What should I pack?


Students should bring a siddur and flashlight. There is a fair amount of walking during the tour and therefore comfortable footwear is essential. Spring and Summer tour: We will visit forests and mosquito repellent may come in handy. A hat, sunscreen, sunglasses and an umbrella are also good to bring. Fall and Winter tour: Polish winters can be very cold. We spend a lot of time outdoors. Recommended are warm snow boots, thermal undergarments, a hat, scarf, gloves, and a good winter jacket.




Should we bring our own food?


Three quality meals a day are included in the price of your trip and snacks are occasionally served. However, students often bring comfort food/snacks.




Does your tour accommodate food allergies?


Yes. When filling out the registration form on our website, there is a specific box for you to submit this information.




Do the hotels have WiFi?


Yes.




How long are the drives between the major cities?


Almost all of our drives between major cities are between one to two hours.




Will you be playing movies on the bus rides?


Yes, we occasionally play movies on the longer rides.




How can I pay for the tour?


You can pay by check, money transfer or credit card. To view all your options and to pay online visit www.theworldthatwas.org/payments.




Do you keep our credit card information on file?


For security purposes, we do not keep credit card information on file.




Should I bring cash with me? If so, what currency is used in Poland?


Everything has been included in the price of your tour. If you would like to have some cash on you, the Polish currency is the Zloty. Please note that most stores accept credit cards.




What kind of electric outlets are used in Poland?


The electric outlets in Poland are two-prong European plugs. The voltage is 220-240.




How do I register?


Click here to register.




I have a Polish address I'd like to visit. Can this be arranged?


If the address is along the route we travel, and if time permits, we are happy to accommodate such requests. It is best to submit addresses in advance.




How can I prepare for the tour?


Preparation does enhance your tour. Researching your family roots is recommended. Reading about the Holocaust and Jewish life in Poland before the war is also recommended.




Is there a recommended reading list?


Here are a few recommended books: Arad, Yitzhak. Belzec, Sobibor, Treblinka: The Operation Reinhard Death Camps. Indiana University Press, 1999. Birenbaum, Halina. Hope is the Last to Die: A Coming of Age Under Nazi Terror. Routledge, 1996. Baumol, Yehoshua. A Blaze in the Darkening Gloom: The Life of Rav Meir Shapiro. Feldheim Pub, 1994. Browning, Christopher R. Ordinary Men: Reserve Police Battalion 101 and the Final Solution in Poland. Harper Perennial, 1998. Edelman, Marek. The Ghetto Fights. Bookmarks, 2014. Gross, Jan. Fear: Anti-Semitism in Poland After Auschwitz. Random House Trade Paperbacks, 2007. Gross, Jan. Golden Harvest: Events at the Periphery of the Holocaust. Oxford University Press, 2012. Gross, Jan. Neighbours: The Destruction of the Jewish Community in Jedwabne, Poland. ARROW, 2003. Kaplan, Aryeh. Chasidic Masters: History, Biography, Thought. Moznaim Pub Corp, 1991. Lau, Rabbi Israel Meir. Out of the Depths: The Story of a Child of Buchenwald Who Returned Home at Last. Sterling, 2011. Rajchman, Chil. Treblinka: A Survivor's Memory, 1942-1943. Quercus, 2012. Snyder, Timothy. Bloodlands: Europe Between Hitler and Stalin. Basic Books, 2012. Wiesel, Elie. Night. Hill and Wang, 2006. For more suggested readings, please email dabrahamovitz@gmail.com.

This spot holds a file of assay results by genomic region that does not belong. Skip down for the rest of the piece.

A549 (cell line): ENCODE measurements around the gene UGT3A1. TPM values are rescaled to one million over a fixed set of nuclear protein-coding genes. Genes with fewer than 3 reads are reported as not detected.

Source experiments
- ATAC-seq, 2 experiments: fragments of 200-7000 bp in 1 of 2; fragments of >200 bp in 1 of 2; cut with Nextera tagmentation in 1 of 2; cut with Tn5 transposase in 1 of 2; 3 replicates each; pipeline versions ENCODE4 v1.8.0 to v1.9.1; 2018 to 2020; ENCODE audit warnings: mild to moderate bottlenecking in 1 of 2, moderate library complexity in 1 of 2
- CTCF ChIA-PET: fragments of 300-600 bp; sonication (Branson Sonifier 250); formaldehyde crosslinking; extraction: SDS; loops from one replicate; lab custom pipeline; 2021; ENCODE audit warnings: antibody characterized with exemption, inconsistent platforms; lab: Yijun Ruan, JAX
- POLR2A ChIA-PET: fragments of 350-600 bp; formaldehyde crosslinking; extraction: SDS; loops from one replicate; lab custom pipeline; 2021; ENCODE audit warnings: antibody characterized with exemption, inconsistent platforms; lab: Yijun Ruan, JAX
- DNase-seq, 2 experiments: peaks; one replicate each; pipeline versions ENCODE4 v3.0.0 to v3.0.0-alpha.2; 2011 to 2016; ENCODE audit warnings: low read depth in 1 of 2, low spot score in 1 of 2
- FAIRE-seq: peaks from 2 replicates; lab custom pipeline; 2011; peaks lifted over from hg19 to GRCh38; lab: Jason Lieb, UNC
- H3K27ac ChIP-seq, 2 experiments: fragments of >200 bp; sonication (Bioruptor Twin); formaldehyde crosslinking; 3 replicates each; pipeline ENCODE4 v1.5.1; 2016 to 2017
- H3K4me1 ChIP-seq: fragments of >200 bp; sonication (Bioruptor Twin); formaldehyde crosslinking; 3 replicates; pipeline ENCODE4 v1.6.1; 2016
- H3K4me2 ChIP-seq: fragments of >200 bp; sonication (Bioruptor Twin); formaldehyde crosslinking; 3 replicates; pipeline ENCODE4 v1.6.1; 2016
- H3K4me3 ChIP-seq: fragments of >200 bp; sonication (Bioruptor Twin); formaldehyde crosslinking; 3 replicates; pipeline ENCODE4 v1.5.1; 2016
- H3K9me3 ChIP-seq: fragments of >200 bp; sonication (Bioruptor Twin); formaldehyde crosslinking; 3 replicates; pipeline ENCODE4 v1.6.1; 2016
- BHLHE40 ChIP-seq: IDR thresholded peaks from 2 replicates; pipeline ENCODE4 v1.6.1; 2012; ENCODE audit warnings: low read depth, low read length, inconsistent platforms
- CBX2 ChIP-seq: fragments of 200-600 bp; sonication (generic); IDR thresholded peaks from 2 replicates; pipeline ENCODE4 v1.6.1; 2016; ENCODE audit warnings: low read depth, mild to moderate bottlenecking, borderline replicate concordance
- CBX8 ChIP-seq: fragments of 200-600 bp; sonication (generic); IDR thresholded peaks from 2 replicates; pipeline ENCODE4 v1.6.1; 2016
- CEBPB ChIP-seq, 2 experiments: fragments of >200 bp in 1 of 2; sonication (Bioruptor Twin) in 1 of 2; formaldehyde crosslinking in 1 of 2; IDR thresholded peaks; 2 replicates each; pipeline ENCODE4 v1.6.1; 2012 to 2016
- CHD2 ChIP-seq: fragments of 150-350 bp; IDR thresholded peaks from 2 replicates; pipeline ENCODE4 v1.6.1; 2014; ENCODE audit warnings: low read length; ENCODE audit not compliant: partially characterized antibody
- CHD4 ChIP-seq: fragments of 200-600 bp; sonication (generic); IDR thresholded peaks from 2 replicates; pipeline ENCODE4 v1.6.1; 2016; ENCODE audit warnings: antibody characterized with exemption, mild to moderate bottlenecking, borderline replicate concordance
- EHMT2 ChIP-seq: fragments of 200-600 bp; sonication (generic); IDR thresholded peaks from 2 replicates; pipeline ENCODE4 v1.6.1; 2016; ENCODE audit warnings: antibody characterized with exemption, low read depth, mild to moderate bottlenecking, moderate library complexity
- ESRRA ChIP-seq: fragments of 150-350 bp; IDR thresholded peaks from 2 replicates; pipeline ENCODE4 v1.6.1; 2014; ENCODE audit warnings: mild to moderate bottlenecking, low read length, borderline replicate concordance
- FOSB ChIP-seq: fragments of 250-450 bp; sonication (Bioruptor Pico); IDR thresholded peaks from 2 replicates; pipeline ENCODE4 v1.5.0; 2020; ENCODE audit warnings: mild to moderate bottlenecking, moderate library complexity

Is the tour depressing?


At The World That Was, we pride ourselves on finding an appropriate balance between both mourning and celebrating Jewish life. We display the utmost respect and gravity when visiting sites of devastation. However, when not at these sites, as an integral segment of our journey, we also vibrantly celebrate both Judaism and life. During our week we will weep and cry, and we will smile and laugh. We will fervently head to Poland to both lament our unfathomable loss and to emphatically proclaim "Am Yisrael Chai".




How long does my passport need to be valid for? Do I need a Visa to enter Poland?


It is the responsibility of each participant to make sure their passport is valid and that they have the appropriate travel documents. At the time of answering this question, to travel to Poland, one must have a valid passport, issued in the last ten years, that expires no less than three months after your intended date of departure from Poland. Since this law can potentially change at any time, we highly recommend ensuring at least 6 months remaining on your passport from your intended date of departure from Poland (as this is currently the mandate of many other countries). If you have an Australian, Canadian, Israeli, UK or USA passport, you do not require a special visa to enter Poland. If you are travelling with a passport issued from another country, please check if Poland requires a visa.




How should I pack?


When flights are arranged by The World That Was, you may bring one piece of luggage and one carry-on with you. In Poland, your luggage will be stored under the bus when we travel from city to city. Therefore, it is highly recommended that you bring a smaller bag/backpack that may be brought onto the bus, with items you would like to keep with you throughout the day.





Frequently Asked Questions: Student Tours

Rabbi David Abrahamovitz - Phone: +972-52-516-7028 - Email: david@theworldthatwas.org

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